There are portents of the end of days so far as the ability of the Greek government to remain solvent, avoid default on its external obligations, and remain a functioning member of the Eurozone and the ECB’s Eurosystem.
Anecdotally, those who can are shifting their Euros out of the Greek banking system, and minimizing cash transfers into the Greek economy. As we have written before, while the Greek economy is still almost a rounding error in terms of the European construct, and the system is supposedly better prepared this time around, both practically and psychologically for a “Grexit”, we think that both the markets and the “political classes” are being rather too relaxed about what would more than likely be a disorderly default, as well as potentially a serious shock to Greek social cohesion.
For example, if the Greek government runs out of Euros available to pay its domestic obligations (let alone its external ones), what would happen next? How would the ECB cope with an insolvent Greek banking system? How would Greek society deal with a situation in which there was a collapse in services? Are contingency plans already in place to print a New Greek Drachma to enable at least some semblance of a domestic economy to function?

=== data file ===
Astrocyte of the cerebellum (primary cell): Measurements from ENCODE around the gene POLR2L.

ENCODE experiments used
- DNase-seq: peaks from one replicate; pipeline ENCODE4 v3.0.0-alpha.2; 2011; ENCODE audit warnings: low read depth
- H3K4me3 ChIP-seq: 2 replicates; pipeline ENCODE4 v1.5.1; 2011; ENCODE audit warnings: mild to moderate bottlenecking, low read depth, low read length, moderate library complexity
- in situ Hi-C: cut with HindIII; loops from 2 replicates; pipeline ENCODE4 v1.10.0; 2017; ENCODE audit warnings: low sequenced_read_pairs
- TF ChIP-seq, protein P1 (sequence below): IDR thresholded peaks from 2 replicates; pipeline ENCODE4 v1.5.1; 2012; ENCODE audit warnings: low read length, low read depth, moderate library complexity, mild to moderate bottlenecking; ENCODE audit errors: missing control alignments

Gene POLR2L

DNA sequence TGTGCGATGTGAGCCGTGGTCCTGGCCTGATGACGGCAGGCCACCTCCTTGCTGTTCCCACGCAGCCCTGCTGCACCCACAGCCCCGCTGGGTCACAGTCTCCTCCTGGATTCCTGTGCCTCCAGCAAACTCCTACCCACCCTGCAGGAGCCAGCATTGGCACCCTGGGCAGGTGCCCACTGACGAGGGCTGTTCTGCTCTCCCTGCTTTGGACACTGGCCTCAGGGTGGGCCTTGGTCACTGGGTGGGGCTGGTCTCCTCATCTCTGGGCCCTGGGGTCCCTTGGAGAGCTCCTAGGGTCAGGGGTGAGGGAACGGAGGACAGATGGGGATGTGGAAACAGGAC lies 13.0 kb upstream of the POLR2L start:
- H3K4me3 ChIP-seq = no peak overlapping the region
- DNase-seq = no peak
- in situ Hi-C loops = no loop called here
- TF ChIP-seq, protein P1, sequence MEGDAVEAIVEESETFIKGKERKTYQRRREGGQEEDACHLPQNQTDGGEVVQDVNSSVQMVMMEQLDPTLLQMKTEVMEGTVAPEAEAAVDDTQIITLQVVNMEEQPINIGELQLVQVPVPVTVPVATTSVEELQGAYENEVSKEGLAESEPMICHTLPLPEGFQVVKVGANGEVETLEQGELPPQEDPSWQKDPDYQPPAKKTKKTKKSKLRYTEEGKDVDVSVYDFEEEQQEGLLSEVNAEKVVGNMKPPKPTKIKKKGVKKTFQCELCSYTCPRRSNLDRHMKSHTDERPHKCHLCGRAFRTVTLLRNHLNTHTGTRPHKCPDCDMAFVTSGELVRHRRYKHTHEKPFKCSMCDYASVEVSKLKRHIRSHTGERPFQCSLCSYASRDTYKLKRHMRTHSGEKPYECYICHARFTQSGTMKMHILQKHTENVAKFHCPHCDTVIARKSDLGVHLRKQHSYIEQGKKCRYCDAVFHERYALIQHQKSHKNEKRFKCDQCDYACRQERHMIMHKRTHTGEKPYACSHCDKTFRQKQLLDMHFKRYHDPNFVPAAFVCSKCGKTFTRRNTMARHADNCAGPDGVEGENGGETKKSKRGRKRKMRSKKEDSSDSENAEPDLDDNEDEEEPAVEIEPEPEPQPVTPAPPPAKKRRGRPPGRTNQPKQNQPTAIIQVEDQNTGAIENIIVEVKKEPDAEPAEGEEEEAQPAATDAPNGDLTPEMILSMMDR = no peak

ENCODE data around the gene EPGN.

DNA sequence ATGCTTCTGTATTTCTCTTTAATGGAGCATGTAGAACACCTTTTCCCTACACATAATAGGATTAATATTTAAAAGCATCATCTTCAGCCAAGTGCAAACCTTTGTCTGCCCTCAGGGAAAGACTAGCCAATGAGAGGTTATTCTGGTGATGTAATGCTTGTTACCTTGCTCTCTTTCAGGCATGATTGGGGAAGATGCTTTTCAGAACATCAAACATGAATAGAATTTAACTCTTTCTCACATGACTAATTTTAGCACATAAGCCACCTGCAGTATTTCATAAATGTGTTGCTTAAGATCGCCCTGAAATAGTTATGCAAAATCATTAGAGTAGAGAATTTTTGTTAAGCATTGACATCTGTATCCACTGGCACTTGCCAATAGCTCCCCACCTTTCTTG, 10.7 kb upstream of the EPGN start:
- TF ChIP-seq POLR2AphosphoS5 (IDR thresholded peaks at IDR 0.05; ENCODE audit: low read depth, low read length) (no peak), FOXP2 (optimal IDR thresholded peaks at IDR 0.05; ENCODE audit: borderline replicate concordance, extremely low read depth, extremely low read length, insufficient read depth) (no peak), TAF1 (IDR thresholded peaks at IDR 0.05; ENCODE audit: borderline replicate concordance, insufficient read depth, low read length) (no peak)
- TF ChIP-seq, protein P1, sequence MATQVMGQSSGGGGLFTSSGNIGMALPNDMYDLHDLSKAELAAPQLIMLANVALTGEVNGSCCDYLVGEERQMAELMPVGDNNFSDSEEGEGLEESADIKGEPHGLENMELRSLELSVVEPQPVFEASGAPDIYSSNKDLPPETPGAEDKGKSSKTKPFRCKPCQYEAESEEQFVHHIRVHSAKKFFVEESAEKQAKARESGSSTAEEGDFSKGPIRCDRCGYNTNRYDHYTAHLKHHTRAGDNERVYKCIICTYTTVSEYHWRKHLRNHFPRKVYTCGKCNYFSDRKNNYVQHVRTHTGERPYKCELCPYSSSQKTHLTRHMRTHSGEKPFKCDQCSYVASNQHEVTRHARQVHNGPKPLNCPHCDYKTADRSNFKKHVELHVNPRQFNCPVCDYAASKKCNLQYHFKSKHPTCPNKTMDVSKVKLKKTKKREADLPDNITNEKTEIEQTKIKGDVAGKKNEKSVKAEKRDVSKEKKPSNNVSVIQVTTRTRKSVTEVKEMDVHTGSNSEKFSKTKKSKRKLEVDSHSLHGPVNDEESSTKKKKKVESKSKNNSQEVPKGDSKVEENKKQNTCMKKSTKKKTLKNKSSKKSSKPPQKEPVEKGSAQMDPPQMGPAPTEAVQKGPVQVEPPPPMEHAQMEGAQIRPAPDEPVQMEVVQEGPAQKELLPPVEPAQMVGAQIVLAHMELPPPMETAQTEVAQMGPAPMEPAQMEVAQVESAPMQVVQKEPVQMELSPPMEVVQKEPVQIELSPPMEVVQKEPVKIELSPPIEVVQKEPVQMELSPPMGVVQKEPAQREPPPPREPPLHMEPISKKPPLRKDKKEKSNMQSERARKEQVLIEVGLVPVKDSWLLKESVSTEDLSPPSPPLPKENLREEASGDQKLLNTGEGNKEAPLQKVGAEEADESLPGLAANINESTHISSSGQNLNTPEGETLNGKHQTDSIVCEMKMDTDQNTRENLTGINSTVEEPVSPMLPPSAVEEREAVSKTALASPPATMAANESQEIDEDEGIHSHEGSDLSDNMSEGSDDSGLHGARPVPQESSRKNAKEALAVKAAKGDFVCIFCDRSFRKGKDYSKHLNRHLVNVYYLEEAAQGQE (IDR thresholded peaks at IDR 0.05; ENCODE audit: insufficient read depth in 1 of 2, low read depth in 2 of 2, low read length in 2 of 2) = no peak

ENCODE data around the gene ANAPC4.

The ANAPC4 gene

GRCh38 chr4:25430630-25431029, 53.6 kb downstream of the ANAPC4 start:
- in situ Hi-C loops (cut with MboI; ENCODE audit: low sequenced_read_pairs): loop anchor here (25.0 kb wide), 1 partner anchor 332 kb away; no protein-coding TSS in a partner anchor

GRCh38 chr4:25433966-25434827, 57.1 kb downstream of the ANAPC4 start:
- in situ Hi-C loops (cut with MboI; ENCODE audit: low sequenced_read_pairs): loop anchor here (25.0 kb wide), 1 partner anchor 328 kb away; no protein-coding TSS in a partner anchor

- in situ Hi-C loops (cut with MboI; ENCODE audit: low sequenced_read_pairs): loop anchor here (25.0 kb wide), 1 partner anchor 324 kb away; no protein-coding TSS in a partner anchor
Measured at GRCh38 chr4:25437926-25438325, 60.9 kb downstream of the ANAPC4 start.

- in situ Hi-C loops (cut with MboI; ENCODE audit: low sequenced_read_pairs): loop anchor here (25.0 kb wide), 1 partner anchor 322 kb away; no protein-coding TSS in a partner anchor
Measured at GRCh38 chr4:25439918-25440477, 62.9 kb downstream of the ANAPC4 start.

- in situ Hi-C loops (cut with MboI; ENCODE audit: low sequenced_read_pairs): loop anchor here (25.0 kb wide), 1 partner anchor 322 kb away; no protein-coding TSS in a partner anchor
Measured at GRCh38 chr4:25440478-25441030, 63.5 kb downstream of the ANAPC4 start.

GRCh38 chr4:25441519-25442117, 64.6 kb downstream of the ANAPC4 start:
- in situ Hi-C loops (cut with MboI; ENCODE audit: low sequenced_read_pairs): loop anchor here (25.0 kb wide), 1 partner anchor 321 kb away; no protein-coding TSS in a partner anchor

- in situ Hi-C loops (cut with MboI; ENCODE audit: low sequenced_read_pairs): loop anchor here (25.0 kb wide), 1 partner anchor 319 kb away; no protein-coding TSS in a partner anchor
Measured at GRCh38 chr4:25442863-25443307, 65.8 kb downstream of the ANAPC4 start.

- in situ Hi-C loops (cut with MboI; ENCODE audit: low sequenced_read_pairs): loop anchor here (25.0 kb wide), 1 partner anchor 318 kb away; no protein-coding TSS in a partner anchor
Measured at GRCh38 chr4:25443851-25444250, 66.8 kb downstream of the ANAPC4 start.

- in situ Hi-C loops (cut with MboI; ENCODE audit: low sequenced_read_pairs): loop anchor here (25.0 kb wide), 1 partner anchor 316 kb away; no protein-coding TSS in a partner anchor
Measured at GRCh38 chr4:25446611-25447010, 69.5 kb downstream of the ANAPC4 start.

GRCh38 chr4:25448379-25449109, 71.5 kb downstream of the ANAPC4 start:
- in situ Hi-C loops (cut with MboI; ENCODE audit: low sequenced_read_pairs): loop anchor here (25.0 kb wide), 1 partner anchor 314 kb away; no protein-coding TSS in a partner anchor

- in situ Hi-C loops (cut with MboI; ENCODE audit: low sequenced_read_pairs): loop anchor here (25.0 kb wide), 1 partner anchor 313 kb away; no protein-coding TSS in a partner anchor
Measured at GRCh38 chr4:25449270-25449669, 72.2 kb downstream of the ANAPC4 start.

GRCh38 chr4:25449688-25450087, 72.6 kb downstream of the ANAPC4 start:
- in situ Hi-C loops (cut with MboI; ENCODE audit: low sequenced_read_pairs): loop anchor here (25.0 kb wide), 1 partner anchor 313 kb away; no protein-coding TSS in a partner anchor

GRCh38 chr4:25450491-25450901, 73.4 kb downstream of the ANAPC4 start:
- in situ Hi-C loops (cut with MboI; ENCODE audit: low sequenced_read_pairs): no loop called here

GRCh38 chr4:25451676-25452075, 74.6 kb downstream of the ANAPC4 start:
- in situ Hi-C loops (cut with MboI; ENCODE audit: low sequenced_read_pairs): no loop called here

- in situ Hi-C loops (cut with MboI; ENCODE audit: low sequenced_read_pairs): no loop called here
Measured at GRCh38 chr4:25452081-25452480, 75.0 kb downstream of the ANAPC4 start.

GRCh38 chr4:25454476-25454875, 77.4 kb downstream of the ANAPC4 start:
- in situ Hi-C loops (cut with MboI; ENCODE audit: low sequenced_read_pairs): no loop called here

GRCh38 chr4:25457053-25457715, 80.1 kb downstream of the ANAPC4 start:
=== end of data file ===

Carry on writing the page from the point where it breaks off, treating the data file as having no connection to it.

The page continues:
Unfortunately, the left-wing Syriza government has demonstrated its inexperience and lack of institutional knowledge in how it has tried to negotiate desperately needed “bail-out” funds potentially available to it under the existing support arrangements; managing to “mention the War” and thus make it harder for the German government to be seen to be making concessions and provide negotiators from the dreaded Troika (ECB, IMF and European Commission) with flexibility in addressing pressing issues.
Frankly, while the potential consequences of a “Grexit” are disturbing enough, we think the larger issue is its impact on the credibility of the Euro as a currency and the cohesion of the Eurozone as a currency union, rather than a currency board. Willem Buiter, CitiGroup’s highly-respected Chief Economist, has already pointed out that the ECB’s acceptance of only partial loss-sharing by the Eurosystem member central banks- forced on it by the Bundesbank as a quid pro quo for accepting quantitative easing- arguably turns supposed monetary union into a “glorified currency board”. A “Grexit” would tend to reinforce the concern that the Euro’s position a functioning reserve and international trade currency is vulnerable to both politics and macroeconomics, and its existence reversible. This may be seen as something of a tail risk, but it is not one that should be ignored, because currency boards work until they don’t!
At Awbury, we try to take the long view; and also recognize that the real world is full of “fat tails”, rather than stylized, Gaussian distributions- so we are paying close attention to events in the EU, bearing in mind that in a number of key areas the EU has to act unanimously in order to take action.
Of course, we also believe that in times of fear, risk-avoidance and disruption those who are rational and robustly-resourced are in a good position to seize opportunities and lock-in excellent risk-adjusted returns for themselves and their partners.
-The Awbury Team